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A slight change of plans...

Apparently it's a popular place these days.
This is Halifax. At this point, the last day of August, we had expected to be near or nearish to it and booking interesting activities like apartments and hull treatments. But we've had a very busy last six weeks or so, and while frustrating and sweary in parts, it's also been productive. Two weeks ago, circa August 15th, we decided to overwinter here in Toronto, leave the boat in "layup afloat" (mast in, at a slip, covered over with a frame and plastic and with agitators breaking up the ice) so we can go down the St. Lawrence in spring 2020 without rushing and having honed some rather rusty sailing skills.

Also, there was this factor:

We didn't want to rush to the Maritimes chased by fall gales and not lingering in nice places because we were racing bad weather.

Nonetheless, we've now sailed some and repaired or installed a great deal more. The boat's in good, serviceable shape and we have a good game plan for doing here in Toronto what we would have done in Halifax in less familiar surroundings. We've even got a land-based apartment as I do not propose to sleep aboard the "job site".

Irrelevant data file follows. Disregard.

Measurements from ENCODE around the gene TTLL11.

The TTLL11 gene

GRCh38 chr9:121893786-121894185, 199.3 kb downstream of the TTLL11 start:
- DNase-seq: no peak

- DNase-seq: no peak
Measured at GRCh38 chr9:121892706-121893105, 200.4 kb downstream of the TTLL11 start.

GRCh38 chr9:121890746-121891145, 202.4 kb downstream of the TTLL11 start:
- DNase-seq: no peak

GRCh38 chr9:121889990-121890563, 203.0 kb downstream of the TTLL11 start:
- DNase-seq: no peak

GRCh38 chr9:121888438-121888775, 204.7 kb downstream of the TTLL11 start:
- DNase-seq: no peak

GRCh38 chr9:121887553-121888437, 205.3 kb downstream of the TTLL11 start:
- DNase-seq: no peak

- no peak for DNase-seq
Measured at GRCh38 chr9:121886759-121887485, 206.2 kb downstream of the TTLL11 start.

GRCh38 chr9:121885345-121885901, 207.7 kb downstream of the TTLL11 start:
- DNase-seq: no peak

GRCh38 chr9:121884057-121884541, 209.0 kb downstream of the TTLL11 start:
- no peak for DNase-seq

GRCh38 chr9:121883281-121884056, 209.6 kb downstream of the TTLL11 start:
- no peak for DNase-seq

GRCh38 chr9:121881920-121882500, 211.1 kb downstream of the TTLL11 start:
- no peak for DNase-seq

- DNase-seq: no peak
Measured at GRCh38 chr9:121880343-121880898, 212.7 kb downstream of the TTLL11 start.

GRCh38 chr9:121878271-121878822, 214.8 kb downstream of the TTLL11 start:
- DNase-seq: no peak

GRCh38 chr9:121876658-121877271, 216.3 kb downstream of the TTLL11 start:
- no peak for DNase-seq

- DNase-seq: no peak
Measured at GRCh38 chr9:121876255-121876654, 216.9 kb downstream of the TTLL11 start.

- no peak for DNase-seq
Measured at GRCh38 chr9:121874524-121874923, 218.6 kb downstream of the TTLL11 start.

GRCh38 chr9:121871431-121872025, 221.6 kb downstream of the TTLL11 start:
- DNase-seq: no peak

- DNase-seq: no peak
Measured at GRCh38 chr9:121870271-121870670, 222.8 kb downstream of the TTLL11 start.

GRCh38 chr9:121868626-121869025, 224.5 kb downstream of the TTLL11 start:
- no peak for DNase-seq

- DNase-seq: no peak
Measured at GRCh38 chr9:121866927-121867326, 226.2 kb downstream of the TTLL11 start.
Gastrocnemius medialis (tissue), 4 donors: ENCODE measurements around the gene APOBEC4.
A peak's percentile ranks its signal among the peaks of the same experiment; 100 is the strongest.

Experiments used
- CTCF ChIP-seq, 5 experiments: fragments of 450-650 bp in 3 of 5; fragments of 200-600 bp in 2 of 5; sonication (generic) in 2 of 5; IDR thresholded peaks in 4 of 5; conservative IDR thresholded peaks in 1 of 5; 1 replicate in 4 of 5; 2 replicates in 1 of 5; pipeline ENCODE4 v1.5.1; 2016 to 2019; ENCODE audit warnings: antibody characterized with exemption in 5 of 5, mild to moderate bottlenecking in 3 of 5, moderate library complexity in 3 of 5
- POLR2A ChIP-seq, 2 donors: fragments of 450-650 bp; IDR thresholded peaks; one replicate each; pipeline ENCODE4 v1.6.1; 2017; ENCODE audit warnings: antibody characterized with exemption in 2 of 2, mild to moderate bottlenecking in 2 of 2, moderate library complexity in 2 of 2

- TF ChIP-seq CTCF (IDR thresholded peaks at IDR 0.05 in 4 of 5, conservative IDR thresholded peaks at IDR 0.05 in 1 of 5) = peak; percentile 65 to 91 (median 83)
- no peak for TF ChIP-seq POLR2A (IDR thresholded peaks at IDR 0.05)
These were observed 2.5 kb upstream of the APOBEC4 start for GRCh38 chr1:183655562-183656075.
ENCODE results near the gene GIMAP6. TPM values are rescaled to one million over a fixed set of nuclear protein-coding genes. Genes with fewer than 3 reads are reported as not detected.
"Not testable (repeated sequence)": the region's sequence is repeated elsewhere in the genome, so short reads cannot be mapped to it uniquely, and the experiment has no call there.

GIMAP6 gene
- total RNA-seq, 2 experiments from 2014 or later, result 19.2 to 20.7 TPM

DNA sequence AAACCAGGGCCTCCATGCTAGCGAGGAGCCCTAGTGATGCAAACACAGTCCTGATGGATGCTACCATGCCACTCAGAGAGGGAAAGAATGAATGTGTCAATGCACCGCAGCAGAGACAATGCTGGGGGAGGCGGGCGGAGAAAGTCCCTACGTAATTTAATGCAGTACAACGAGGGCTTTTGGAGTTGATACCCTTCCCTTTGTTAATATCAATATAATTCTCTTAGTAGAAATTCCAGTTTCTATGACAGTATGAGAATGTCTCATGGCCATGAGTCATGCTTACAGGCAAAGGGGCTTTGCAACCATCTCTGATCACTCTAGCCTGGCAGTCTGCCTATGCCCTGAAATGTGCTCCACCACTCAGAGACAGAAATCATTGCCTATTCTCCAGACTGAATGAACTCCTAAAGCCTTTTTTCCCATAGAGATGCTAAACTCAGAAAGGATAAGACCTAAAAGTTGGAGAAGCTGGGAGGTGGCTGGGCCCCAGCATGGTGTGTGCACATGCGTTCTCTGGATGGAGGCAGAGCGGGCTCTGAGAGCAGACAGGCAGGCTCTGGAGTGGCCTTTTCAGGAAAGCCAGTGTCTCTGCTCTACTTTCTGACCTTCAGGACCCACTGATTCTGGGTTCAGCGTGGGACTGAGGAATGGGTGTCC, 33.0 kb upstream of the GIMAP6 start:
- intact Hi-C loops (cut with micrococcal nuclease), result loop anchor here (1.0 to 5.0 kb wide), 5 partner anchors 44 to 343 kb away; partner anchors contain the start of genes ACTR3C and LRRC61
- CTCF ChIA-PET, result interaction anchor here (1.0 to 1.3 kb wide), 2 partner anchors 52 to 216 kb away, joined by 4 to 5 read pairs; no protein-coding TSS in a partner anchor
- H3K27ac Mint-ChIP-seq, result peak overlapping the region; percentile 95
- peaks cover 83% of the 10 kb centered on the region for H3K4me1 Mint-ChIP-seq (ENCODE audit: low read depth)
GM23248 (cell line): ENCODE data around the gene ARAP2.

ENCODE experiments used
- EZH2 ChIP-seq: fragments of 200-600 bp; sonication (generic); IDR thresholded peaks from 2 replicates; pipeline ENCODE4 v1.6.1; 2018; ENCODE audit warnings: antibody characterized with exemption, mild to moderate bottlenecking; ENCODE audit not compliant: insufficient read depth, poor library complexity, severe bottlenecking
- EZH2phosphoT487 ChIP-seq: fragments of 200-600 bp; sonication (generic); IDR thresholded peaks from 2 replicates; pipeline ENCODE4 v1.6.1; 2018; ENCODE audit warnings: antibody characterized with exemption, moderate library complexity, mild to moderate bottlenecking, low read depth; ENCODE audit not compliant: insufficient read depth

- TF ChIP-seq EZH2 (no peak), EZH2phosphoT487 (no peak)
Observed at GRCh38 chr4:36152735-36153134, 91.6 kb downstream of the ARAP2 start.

Some refitting highlights follow. Amazing what living aboard does for one's productivity!

 It's been a hot summer and we tend to skip lunch. Dinner, however, makes up for it. My belt's needed five new holes since May. Hmm.
So many parameters!
 After a rather steep learning curve with the hydraulic steering, we got the autopilot sorted and properly installed. And attractively mounted, if you ignore the previous generation of gear's mounting and conduit holes.
The rudder feedback sensor took a day to mount correctly.
We are at the point now where the AP steers better than we can, so we let it. Basically, we input a true compass heading and correct to conditions. We derive that bearing by putting a cursor with generous offing near our desired destination and just keeping a watch on events. It's clear that a lot of local sailors are going to some waypoint very close to, say, a buoy or other nav aid. That's not so prudent when two or three of 'em do it at once, we feel.
Lazyjacks took effort: the irony did not escape me.
 Lazyjacks and two separate Dyneema-core reefing lines are now on the main. That's a safety improvement, as are the preventers we can now rig for downwind sailing in blows.
 Fact is, prior to actually leaving, we haven't needed reefing lines. Alchemy can carry a full main well past 20 knots apparent wind, and if we encounter more, we've just gone to the staysail. But all is different now.
The secondary fuel filter: Not, evidently, guilty.
 We had a big delay around August 1, when, while on a test sail in light air, our engine basically sputtered and died and only started again reluctantly and at very low RPMs. We made it back to our dock with difficulty and an odyssey of troubleshooting commenced.
And goat sacrifice to the Dark Diesel Lords.
 Basically, we were:
  • 1) starved of fuel, and
  • 2) the fuel was old and grotty, and